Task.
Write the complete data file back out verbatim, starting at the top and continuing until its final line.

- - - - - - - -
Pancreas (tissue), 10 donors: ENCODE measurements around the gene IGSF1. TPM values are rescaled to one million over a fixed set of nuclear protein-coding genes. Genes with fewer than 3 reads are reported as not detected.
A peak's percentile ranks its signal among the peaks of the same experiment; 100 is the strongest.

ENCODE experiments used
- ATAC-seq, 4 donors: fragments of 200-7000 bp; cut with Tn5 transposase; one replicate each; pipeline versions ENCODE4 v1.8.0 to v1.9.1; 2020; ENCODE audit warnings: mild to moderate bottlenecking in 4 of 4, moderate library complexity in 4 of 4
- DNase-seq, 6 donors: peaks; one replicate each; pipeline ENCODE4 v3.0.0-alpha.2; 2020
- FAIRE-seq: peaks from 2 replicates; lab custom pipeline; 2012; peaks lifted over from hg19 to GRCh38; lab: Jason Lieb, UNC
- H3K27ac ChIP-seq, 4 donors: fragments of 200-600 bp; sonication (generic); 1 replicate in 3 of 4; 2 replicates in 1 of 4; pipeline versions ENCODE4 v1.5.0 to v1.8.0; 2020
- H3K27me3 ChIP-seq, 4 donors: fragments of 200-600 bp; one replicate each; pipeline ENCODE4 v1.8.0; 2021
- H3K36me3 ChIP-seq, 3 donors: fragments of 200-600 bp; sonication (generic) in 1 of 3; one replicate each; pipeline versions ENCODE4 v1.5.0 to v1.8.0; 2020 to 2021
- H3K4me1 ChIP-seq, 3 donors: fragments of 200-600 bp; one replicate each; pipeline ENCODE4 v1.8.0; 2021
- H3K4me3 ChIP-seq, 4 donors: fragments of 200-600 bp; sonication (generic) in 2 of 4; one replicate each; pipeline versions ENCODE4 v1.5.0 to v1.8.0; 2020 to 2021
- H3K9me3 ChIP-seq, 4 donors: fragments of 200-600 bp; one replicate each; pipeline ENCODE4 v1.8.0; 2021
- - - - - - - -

Pancreas (tissue), 10 donors: ENCODE measurements around the gene IGSF1. TPM values are rescaled to one million over a fixed set of nuclear protein-coding genes. Genes with fewer than 3 reads are reported as not detected.
A peak's percentile ranks its signal among the peaks of the same experiment; 100 is the strongest.

ENCODE experiments used
- ATAC-seq, 4 donors: fragments of 200-7000 bp; cut with Tn5 transposase; one replicate each; pipeline versions ENCODE4 v1.8.0 to v1.9.1; 2020; ENCODE audit warnings: mild to moderate bottlenecking in 4 of 4, moderate library complexity in 4 of 4
- DNase-seq, 6 donors: peaks; one replicate each; pipeline ENCODE4 v3.0.0-alpha.2; 2020
- FAIRE-seq: peaks from 2 replicates; lab custom pipeline; 2012; peaks lifted over from hg19 to GRCh38; lab: Jason Lieb, UNC
- H3K27ac ChIP-seq, 4 donors: fragments of 200-600 bp; sonication (generic); 1 replicate in 3 of 4; 2 replicates in 1 of 4; pipeline versions ENCODE4 v1.5.0 to v1.8.0; 2020
- H3K27me3 ChIP-seq, 4 donors: fragments of 200-600 bp; one replicate each; pipeline ENCODE4 v1.8.0; 2021
- H3K36me3 ChIP-seq, 3 donors: fragments of 200-600 bp; sonication (generic) in 1 of 3; one replicate each; pipeline versions ENCODE4 v1.5.0 to v1.8.0; 2020 to 2021
- H3K4me1 ChIP-seq, 3 donors: fragments of 200-600 bp; one replicate each; pipeline ENCODE4 v1.8.0; 2021
- H3K4me3 ChIP-seq, 4 donors: fragments of 200-600 bp; sonication (generic) in 2 of 4; one replicate each; pipeline versions ENCODE4 v1.5.0 to v1.8.0; 2020 to 2021
- H3K9me3 ChIP-seq, 4 donors: fragments of 200-600 bp; one replicate each; pipeline ENCODE4 v1.8.0; 2021